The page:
Many individuals undergoing medication-assisted treatment for opioid misuse between January 2010 and July 2012 filled at least one prescription for other opioids during treatment, according to a study published Thursday in the journal Addiction.
For the study, researchers reviewed records for 38,096 individuals in 11 states who were using buprenorphine, a drug commonly used for medication-assisted treatment for opioid misuse, between January 2010 and July 2012.
The researchers also analyzed a subset of individuals who received Suboxone, a form of buprenorphine that is used exclusively for medication-assisted opioid treatment, as other forms of buprenorphine are sometimes prescribed for pain.
The researchers found that, overall, 43 percent of individuals who received buprenorphine filled at least one prescription for opioids during the treatment episode.
Of those who stopped taking buprenorphine, the study found 67 percent filled an opioid prescription after stopping the treatment. The researchers found that the median time patients were on buprenorphine was 55 days, which is considerably less than the months or years that experts believe it may take to overcome a substance use disorder with medication-assisted treatment, the Washington Post's "To Your Health" reports.
Among the 20,124 individuals who were prescribed Suboxone, the researchers found 27 percent used another opioid during treatment and 54 percent obtained opioids after treatment.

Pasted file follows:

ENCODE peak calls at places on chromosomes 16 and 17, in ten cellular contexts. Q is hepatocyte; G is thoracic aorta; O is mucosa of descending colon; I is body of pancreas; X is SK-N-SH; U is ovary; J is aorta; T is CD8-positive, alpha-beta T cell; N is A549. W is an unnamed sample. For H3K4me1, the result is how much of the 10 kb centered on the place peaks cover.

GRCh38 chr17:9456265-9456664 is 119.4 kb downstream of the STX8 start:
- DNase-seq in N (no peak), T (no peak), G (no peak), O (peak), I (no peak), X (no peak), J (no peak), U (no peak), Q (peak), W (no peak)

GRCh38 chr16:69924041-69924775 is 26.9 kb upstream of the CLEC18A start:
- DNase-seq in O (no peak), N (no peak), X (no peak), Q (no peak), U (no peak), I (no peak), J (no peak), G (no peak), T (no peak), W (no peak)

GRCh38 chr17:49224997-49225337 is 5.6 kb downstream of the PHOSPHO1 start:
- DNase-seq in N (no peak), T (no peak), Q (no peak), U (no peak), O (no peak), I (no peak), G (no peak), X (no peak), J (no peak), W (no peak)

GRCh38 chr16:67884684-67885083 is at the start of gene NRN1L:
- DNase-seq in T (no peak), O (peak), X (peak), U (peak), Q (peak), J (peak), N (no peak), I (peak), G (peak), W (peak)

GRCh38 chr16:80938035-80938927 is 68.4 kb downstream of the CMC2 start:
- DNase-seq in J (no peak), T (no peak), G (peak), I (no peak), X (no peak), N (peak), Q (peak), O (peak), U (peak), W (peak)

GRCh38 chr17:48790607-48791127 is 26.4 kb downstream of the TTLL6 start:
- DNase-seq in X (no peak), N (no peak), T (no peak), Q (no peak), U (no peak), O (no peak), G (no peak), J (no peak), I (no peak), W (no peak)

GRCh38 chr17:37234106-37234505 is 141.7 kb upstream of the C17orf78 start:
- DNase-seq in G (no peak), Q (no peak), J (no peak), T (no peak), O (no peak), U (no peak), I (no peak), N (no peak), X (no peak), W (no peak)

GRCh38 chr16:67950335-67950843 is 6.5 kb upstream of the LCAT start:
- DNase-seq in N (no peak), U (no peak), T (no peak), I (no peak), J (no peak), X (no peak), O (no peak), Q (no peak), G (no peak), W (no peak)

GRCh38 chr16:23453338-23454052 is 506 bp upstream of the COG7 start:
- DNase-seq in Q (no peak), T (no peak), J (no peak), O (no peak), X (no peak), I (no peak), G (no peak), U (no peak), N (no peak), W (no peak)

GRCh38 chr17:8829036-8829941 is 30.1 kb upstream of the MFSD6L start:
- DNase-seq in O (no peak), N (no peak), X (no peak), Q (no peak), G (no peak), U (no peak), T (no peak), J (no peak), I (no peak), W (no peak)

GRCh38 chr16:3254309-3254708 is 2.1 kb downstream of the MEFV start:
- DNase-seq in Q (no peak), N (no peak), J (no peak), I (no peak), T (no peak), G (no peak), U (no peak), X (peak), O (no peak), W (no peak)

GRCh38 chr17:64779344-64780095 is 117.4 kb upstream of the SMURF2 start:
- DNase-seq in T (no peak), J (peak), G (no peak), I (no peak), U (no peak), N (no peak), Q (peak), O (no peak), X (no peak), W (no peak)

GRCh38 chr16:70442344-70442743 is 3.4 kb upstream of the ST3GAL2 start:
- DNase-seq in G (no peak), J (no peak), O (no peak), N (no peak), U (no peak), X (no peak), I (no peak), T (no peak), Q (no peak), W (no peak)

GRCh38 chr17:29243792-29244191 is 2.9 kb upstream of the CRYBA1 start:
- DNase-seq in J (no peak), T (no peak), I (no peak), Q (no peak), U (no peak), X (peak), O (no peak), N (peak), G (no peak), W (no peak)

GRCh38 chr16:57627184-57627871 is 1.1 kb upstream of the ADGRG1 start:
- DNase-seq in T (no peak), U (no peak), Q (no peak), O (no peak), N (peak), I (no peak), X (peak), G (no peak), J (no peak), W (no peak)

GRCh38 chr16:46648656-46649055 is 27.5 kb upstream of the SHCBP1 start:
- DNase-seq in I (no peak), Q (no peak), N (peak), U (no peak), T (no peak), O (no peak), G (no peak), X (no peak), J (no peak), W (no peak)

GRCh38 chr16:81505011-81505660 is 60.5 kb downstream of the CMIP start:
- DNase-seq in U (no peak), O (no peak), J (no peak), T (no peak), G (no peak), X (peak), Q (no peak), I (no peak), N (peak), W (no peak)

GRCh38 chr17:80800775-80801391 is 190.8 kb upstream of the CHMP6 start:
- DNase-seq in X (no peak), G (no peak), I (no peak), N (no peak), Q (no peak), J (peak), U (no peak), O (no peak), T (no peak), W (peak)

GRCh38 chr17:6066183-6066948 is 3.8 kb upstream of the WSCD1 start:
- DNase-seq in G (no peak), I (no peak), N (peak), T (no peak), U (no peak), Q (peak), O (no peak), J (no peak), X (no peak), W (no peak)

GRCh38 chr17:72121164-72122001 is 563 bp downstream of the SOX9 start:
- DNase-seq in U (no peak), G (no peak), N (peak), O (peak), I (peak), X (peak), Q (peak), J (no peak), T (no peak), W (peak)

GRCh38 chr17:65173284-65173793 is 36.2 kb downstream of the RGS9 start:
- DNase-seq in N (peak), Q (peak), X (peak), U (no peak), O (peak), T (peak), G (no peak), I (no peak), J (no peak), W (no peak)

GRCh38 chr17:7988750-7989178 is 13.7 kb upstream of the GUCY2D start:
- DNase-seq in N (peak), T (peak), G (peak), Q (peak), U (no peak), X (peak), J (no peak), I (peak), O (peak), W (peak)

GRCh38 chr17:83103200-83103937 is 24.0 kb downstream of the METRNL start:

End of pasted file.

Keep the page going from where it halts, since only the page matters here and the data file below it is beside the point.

While research shows that medication-assisted treatment is one of the most successful and common ways for fighting a substance use disorder, Caleb Alexander, study co-author and co-director of the Center for Drug Safety and Effectiveness at the Johns Hopkins Bloomberg School of Public Health, said the findings "raise important questions about the real-world quality of medication-assisted treatment." The study also raises "questions about the quality of care these patients are receiving," he added, "and the degree to which their care is coordinated across our fragmented health care system."
While states have started using databases to help providers monitor patients' opioid prescriptions, providers still are often unaware of other providers' prescriptions, "To Your Health" reports.
Alexander said an individual receiving medication-assisted opioid treatment may see other providers in addition to the provider who wrote the prescription for the treatment. He said that state databases "are not a panacea," adding that they are not widely used by doctors (Bernstein, "To Your Health," Washington Post, 2/23; Daubresse et al., Addiction, 2/23).
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